Soggy protests in SD against Trump inauguration

Shaylyn Martos and Thomas Chesy

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Through heavy wind and rain, human rights activists and students led several demonstrations through downtown San Diego on Friday to protest the inauguration of President Donald Trump.

Members of as many as 10 organizations, including M.E.Ch.A. of City College, held signs and chanted as they walked to the Federal Building. There, they were joined by a second protest and continued to Chicano Park.

Speakers from SD Alliance for Justice, M.E.Ch.A., ANSWER SD, Women Occupy San Diego, International Socialist Organization (San Diego), and the San Diego Green Party called people to action and denounced the Trump administration. The Brown Berets de Aztlán, a Chicano nationalist organization founded in East Los Angeles, provided security.

There was a heavy police presence. At least 40 police officers — on motorcycles, cars and on foot — flanked the protesters as they walked through the streets. One police officer said at least 50 more were nearby.

The protests in San Diego were in solidarity with others happening in cities across the nation. There were no problems during the local protests, in contrast to other cities, where demonstrators clashed with police.

From a raised platform in front of the Federal Building on Front and Broadway, several speakers addressed the protesters.

“We must unite against the oppression here, and on the other side of the border,” said Monique Sandoval, vice president of M.E.Ch.A. at City College. She wore a blue poncho against the rain and spoke into a megaphone with banners for ANSWER SD behind her.

“I’m calling on every single one of you out here today to join an organization if you are not a part of one; to talk to the person next to you and introduce yourself because we are going to be needing each other to lean on,” Sandoval said. “We’re going to be needing each other to fight to get through these 1,459 days left.”

Sandoval and other members of M.E.Ch.A organized several protests against then-President-Elect Trump immediately following the election, including the City College and San Diego High School walkout on Nov. 16.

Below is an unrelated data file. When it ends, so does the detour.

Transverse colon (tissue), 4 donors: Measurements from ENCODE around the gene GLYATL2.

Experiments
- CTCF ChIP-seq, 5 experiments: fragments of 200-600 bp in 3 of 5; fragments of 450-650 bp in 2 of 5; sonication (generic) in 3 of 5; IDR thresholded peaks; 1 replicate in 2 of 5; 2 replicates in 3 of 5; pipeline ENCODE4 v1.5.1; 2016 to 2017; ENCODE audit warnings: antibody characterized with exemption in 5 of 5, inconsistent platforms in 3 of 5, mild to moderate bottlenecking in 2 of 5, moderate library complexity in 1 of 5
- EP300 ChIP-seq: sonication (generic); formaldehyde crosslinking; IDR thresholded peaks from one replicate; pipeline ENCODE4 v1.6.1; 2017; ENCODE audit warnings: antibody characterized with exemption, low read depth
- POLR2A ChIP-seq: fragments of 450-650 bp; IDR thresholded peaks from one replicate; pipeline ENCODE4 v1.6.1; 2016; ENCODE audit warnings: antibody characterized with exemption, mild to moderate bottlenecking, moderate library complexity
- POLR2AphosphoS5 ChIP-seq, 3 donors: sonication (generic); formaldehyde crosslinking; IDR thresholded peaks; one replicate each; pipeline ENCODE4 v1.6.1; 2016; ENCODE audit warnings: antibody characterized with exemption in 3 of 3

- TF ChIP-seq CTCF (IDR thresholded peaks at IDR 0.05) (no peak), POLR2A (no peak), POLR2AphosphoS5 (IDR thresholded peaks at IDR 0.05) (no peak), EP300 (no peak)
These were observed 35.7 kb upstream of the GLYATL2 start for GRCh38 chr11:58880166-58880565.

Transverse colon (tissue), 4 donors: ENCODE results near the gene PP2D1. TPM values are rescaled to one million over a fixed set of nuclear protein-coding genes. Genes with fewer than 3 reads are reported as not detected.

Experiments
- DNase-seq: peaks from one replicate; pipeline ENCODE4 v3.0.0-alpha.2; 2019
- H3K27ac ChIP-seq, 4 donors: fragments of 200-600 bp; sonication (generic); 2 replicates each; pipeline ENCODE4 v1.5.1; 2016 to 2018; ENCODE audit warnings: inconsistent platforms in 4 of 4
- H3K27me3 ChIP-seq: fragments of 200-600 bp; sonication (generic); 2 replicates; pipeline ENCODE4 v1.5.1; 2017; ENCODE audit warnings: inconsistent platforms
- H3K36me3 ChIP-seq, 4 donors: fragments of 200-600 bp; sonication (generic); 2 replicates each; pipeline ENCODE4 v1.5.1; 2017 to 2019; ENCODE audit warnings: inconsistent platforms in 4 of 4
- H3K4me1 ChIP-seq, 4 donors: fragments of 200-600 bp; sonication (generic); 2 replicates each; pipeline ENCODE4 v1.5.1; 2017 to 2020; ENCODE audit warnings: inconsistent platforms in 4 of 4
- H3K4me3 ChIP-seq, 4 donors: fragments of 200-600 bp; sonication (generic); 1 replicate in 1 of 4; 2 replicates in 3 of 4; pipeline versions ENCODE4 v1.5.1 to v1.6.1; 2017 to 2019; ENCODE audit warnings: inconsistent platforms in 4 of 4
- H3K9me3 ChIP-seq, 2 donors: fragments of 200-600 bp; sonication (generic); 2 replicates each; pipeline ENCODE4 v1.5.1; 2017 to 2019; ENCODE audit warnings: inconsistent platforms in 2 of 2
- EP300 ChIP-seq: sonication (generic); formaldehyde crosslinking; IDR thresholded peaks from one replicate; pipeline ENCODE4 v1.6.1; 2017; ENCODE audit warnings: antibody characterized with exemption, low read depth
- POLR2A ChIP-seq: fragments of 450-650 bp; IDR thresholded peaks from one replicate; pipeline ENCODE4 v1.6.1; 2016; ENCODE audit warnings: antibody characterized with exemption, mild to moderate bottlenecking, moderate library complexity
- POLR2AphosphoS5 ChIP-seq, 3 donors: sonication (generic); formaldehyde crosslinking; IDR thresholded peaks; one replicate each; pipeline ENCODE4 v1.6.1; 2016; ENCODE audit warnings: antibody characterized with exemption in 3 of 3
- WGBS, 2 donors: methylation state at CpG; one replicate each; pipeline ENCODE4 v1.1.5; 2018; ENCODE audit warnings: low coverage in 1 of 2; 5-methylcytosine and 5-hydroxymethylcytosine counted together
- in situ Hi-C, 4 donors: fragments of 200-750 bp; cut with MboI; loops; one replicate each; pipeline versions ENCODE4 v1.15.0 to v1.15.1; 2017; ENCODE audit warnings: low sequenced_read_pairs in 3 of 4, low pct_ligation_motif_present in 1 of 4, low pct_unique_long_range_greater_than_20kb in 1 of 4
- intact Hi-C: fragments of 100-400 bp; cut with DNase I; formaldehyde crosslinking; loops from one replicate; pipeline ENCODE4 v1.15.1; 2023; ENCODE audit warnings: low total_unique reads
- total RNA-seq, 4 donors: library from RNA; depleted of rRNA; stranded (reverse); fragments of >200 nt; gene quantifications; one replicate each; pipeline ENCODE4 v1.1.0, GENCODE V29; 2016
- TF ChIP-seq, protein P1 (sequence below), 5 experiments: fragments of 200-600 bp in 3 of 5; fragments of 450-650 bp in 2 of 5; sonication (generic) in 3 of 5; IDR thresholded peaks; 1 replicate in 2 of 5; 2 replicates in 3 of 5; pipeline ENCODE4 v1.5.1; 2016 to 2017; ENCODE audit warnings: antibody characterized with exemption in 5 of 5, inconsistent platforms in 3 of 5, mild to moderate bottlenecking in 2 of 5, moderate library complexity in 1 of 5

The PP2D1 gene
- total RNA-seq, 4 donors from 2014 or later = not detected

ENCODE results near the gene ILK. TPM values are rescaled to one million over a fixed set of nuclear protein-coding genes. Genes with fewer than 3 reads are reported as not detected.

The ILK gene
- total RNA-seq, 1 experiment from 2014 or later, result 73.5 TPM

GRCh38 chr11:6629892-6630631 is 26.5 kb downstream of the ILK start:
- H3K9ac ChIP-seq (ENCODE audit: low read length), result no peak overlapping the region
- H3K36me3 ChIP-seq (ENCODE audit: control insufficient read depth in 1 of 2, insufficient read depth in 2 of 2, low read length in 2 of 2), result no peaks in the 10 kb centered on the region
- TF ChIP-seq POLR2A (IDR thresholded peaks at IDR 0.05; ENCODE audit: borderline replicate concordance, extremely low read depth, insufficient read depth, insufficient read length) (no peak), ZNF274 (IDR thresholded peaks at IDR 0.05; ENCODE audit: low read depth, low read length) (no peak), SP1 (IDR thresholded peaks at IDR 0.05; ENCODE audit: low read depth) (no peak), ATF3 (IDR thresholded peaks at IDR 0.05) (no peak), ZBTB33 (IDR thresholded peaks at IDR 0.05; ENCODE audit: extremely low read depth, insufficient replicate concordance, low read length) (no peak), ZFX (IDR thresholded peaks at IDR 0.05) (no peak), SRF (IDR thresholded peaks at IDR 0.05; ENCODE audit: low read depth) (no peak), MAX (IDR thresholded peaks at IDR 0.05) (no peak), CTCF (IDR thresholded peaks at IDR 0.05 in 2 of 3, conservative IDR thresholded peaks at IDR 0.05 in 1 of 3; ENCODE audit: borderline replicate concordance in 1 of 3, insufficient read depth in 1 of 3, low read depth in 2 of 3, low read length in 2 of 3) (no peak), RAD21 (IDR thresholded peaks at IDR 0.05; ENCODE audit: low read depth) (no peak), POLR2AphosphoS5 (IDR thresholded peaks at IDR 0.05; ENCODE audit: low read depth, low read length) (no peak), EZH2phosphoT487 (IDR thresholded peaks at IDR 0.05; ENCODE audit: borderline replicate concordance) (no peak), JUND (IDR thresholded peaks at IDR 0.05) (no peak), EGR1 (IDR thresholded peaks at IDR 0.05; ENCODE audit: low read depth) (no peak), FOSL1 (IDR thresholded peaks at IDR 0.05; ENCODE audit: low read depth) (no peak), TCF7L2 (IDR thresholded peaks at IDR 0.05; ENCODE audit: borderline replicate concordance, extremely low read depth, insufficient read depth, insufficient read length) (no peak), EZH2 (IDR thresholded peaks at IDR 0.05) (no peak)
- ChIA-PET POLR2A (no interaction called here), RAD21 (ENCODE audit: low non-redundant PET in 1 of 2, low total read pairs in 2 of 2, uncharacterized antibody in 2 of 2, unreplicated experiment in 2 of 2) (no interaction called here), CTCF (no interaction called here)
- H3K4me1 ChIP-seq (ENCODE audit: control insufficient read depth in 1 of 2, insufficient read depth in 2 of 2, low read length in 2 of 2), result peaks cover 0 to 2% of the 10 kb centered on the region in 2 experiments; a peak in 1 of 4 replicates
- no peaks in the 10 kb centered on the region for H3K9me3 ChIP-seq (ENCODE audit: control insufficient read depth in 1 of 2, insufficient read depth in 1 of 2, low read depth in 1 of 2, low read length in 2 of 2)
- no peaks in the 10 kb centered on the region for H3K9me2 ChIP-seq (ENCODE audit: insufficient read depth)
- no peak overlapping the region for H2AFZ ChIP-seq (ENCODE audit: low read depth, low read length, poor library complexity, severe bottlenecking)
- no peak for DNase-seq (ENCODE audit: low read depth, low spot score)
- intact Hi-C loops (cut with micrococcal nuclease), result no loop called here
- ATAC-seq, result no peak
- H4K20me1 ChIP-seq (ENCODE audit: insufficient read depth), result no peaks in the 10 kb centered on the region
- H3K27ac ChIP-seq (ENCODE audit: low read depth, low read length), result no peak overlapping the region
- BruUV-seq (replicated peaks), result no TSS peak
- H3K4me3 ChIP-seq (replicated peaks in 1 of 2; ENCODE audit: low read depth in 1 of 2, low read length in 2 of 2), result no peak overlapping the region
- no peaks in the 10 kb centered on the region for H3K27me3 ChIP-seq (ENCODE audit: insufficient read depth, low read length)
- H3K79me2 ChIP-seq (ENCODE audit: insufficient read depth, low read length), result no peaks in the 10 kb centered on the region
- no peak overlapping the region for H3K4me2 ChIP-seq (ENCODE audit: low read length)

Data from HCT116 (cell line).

A handful of students from the high school joined Friday’s protest, as well, but with more difficulty than in November. The gates to the front of the school on Park Boulevard were locked and blocked by teachers and school security to keep the students inside.

Some students said they jumped the fence to join the protesters in front of the school. One student said that a teacher tugged on his poncho to try and keep him from leaving. The students said they were told that they would be marked truant for missing class.

One educator was not only supportive of the demonstration, but addressed the crowd in front of the Federal Building. A Communications professor at Southwestern College, Jordan Mills, said President Trump “is the last gasp of a dying system.”

San Diego Alliance For Justice, an organization founded following the presidential election, self-described as a “coalition of progressive individuals, groups, and organizations in San Diego,” organized the protest.

“The one benefit of this man is that we can no longer deny that our politics are broken and that our economy is inequitable,” an Alliance member told the crowd.

One of the speakers shared her experience living in a country with a leader who was an outsider who promised to change the status quo as the head of the government. Ari Hanarvar said that in her native Iran, “women have half the rights as men, half the population are second-class citizens.”

“The proper response to this world right now that we’re living in is hypervigilance and overreaction,” Hanarvar said. “Let my example be a cautionary tale. Do not let your civil rights be taken away from you.”

 

 

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